When people are ready to promote patient empowerment/engagement, what can they do?

The title of this post is a variant of the title of another post (“When physicians are ready to promote patient empowerment/engagement, do we want them to do?“). That post came about from a conversation with another physician. This one is coming about with a conversation with a person, not a physician, Erica Brand, who works in silicon valley and is interested in the same idea.

We got in touch because Erica has been following the work of myself and the e-patients.net group, and on reflection of her own experience with health care is interested in making a difference.

We talked about different opportunities for someone with talent in an industry that is not health care could help health care succeed, and there are lots of them. For example, depending on who a person’s employer is, they may belong to a coalition of employers focused on health issues. In California, this might be The Pacific Business Group on Health, or in silicon valley, the Silicon Valley Employers Forum is an affiliate of PBGH, which is also a place to get involved in transforming health care.

As I look back at the original post, though, the advice/recommendations are generally the same, which says to me that we all have as much if not more in common as fellow patients than we do being in health care / not being in health care. I still think health care can learn a lot from other industries and we should welcome all of the help we can get, and I think talent is talent regardless of the industry that it comes from. In the era of Health 2.0, the improvement of health is truly democratic.

It is nice to discover in these conversations that there are many people who want to bring their professional and personal experiences forward to help us improve. Come join us!

When physicians are ready to promote patient empowerment / engagement, what do we want them to do?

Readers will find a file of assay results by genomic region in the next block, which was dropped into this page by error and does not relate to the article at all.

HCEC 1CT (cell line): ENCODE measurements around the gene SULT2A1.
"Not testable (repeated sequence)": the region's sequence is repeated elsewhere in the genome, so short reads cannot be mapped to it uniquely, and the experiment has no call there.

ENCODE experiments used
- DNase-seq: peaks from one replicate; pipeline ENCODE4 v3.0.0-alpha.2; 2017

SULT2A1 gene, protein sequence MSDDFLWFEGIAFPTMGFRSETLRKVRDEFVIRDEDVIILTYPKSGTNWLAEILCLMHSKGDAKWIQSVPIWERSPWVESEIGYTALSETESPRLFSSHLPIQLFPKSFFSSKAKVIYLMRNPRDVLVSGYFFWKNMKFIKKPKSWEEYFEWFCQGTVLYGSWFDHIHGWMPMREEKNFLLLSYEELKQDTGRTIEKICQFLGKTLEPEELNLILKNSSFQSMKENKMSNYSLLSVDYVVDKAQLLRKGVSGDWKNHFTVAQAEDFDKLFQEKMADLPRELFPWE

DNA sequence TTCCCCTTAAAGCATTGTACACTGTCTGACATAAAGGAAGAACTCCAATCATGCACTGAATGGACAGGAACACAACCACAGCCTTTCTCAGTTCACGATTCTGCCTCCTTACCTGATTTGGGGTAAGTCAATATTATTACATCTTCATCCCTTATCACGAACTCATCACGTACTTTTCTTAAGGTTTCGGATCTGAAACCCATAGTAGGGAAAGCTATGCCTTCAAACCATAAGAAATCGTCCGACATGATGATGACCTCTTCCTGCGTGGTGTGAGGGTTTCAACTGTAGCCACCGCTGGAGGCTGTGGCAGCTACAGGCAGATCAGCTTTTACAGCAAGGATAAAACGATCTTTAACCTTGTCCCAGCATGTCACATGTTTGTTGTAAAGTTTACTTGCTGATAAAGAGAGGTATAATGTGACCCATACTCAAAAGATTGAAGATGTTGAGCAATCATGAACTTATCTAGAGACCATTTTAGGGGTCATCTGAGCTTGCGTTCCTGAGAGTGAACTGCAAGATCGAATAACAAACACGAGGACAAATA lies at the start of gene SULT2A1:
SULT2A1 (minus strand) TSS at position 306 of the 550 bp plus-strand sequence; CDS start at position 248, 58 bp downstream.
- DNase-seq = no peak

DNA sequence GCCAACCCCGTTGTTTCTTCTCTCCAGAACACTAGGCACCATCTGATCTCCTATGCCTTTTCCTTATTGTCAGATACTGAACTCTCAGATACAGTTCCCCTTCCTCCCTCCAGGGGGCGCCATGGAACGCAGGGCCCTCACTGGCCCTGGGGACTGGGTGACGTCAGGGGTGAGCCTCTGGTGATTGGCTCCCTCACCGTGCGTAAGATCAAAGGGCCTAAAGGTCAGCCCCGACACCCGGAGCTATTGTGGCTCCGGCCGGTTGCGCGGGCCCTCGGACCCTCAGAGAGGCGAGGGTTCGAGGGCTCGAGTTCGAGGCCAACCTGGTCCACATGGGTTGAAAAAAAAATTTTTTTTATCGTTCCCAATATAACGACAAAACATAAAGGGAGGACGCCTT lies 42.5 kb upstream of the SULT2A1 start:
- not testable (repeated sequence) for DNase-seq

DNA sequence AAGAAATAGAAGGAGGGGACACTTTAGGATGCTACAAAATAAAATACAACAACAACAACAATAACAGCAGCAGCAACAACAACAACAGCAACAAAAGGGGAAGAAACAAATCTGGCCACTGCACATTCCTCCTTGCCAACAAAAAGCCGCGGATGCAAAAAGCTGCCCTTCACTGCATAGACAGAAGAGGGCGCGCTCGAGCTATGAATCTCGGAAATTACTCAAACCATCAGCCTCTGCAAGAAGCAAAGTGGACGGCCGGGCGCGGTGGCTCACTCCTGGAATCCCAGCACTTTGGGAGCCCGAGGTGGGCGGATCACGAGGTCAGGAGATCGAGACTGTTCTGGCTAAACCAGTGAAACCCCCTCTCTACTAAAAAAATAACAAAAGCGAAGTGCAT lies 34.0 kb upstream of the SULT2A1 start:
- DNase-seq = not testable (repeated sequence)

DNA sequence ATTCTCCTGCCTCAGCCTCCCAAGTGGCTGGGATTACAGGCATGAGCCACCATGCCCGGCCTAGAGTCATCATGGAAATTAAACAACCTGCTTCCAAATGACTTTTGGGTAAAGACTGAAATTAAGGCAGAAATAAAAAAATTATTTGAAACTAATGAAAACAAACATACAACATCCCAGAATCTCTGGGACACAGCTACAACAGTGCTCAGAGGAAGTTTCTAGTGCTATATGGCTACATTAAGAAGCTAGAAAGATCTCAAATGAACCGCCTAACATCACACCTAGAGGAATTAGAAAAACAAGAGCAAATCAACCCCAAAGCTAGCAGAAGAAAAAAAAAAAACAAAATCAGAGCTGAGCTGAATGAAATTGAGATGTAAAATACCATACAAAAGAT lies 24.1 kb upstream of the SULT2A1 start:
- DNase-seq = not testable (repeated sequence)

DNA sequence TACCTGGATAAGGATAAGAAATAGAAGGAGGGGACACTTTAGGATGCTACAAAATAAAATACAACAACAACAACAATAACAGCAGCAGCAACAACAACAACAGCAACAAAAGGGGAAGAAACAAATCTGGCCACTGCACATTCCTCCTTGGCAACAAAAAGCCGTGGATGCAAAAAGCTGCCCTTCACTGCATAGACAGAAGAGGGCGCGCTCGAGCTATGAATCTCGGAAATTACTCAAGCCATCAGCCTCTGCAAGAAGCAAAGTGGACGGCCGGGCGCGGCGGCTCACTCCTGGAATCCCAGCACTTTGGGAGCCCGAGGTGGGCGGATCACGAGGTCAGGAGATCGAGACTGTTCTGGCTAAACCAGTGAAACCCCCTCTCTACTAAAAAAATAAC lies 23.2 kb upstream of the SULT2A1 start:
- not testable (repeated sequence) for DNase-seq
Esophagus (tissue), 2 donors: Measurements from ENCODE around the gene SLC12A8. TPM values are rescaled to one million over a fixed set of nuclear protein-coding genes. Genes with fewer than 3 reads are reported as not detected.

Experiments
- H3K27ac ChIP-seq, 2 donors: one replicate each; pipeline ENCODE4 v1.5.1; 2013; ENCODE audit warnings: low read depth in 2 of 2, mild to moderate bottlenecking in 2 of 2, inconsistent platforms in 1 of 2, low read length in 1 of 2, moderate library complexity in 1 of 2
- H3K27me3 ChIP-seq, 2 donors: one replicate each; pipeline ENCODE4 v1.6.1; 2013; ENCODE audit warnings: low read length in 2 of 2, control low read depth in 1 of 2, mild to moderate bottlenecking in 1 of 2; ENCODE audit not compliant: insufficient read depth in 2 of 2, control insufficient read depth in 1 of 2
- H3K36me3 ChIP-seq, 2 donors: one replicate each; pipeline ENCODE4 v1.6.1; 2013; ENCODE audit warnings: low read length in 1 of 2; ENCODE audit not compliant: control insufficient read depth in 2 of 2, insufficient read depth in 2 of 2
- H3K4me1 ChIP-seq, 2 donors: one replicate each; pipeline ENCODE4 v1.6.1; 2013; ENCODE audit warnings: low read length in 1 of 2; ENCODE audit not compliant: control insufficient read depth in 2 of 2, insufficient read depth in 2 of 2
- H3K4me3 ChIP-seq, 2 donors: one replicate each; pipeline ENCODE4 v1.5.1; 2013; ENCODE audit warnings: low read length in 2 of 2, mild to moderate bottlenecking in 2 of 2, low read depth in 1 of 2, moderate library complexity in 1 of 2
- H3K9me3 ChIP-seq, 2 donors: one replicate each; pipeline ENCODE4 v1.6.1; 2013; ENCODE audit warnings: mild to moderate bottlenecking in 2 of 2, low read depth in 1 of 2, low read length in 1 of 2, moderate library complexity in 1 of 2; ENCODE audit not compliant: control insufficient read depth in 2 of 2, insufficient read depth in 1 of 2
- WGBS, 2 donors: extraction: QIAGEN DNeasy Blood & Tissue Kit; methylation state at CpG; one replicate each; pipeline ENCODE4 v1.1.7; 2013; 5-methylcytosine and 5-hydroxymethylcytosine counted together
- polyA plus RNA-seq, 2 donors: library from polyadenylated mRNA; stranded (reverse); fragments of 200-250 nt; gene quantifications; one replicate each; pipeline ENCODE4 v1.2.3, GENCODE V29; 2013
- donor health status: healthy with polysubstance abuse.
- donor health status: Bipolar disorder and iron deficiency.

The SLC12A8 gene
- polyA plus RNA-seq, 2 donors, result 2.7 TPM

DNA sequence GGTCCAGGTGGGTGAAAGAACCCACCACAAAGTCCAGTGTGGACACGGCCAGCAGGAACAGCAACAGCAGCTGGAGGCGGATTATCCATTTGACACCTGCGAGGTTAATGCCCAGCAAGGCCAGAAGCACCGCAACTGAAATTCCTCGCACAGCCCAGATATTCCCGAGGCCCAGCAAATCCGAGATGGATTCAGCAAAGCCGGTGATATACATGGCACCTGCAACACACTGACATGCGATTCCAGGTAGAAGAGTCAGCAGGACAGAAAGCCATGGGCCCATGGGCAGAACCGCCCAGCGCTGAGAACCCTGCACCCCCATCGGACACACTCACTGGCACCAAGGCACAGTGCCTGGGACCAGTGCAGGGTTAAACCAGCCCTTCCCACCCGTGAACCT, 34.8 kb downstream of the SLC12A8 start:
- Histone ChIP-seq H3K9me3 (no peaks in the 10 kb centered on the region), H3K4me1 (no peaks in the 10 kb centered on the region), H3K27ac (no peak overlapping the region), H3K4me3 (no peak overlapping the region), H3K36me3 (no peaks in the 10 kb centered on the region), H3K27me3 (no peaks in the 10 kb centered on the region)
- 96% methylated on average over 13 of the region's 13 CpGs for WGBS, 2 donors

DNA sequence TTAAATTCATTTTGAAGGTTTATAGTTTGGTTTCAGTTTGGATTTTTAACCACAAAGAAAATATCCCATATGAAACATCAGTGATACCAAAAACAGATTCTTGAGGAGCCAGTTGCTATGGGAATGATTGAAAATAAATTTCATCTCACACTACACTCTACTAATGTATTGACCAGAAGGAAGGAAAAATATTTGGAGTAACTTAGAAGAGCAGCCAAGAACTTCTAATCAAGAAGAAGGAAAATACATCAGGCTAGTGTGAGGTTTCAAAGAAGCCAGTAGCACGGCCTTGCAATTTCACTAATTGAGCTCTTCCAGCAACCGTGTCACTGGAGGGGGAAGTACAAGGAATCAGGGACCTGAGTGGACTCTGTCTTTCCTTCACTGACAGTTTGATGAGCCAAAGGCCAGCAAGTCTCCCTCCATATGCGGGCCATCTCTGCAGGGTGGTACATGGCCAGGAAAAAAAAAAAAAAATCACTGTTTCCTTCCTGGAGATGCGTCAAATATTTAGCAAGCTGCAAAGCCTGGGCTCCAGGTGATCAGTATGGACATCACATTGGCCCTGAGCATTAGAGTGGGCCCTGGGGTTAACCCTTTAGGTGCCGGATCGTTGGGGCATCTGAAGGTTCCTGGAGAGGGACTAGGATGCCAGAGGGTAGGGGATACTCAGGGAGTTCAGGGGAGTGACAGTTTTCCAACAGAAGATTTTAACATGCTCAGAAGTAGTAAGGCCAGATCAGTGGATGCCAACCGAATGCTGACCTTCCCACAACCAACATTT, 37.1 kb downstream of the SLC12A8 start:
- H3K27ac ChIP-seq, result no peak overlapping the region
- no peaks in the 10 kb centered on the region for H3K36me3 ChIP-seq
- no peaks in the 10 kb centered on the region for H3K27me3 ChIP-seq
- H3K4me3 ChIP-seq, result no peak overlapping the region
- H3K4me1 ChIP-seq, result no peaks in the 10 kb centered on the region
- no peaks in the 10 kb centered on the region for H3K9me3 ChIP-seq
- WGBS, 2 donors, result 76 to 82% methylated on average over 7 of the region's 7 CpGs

This question was posed to me by Ann Barber, MD, who I just spoke with. Ann reached out to me because she has been following the work of the group at e-patients.net, and specifically their call to recruit physicians to support the patient empowerment movement. Ann is an internist who specializes in hospital medicine, and has recently relocated to New York.

Ann asked me the question in the title of this post, and in talking with her, I decided to ask it here as well, because I’m unsure of the answer.

I wondered if this is because I/we have assumed that the majority of physicians are not interested in empowering patients, and therefore we don’t know how to support those that are?

I did a mini-check in with myself on this, and although I have alluded to some physician groups still feeling challenged by the idea of patient empowerment on this blog, the majority of my writing here points to the idea that physicians are very interested in empowering patients, because they want to perform well for them. The overwhelming majority of my posts here point to that idea, and here’s just one example.

Back to the question – where should a physician start when they have the energy and drive to make a difference in this area? When they interview for positions, what vocabulary should they use to describe what they are looking to do? How do they find the institutions in their communities that are already forging ahead in this area? If there are no institutions identified, how do they find the ones that are open to new ideas/thinking in this area?

My suggestion was to walk the hallways of any potential medical center employer and observe and ask questions – how are patients and families involved in their care? Do nurses and doctors round at the bedside (like they do at Medical College of Georgia, and hospitals in the Kaiser Permanente system [article in Harvard Business Review describes this] )? Are there visiting hours? How does the institution keep families and informed throughout a hospital stay?

I recommended a few resources, including the Wachter’s World Blog, written by hospitalist expert Bob Wachter, MD, the Institute for Family Centered Care, to find institutions in a community that are practicing patient and family centered care in New York, and of course, HelloHealth in Wlliamsburg.

I think the inpatient setting is the next frontier of patient and family involvement in their care, enabled by technology, and welcome the creativity of Ann and other hospital medicine specialists who want to make a difference for patients and famlies everywhere, which is why I wanted to think about this more.

Are there other ideas for Ann and the physicians in our profession who are among the “already recruited?”, in New York (and beyond)? Post them in the comments, please!

And thanks to e-patients and all the patients who have made it easy to remember who I am accountable to.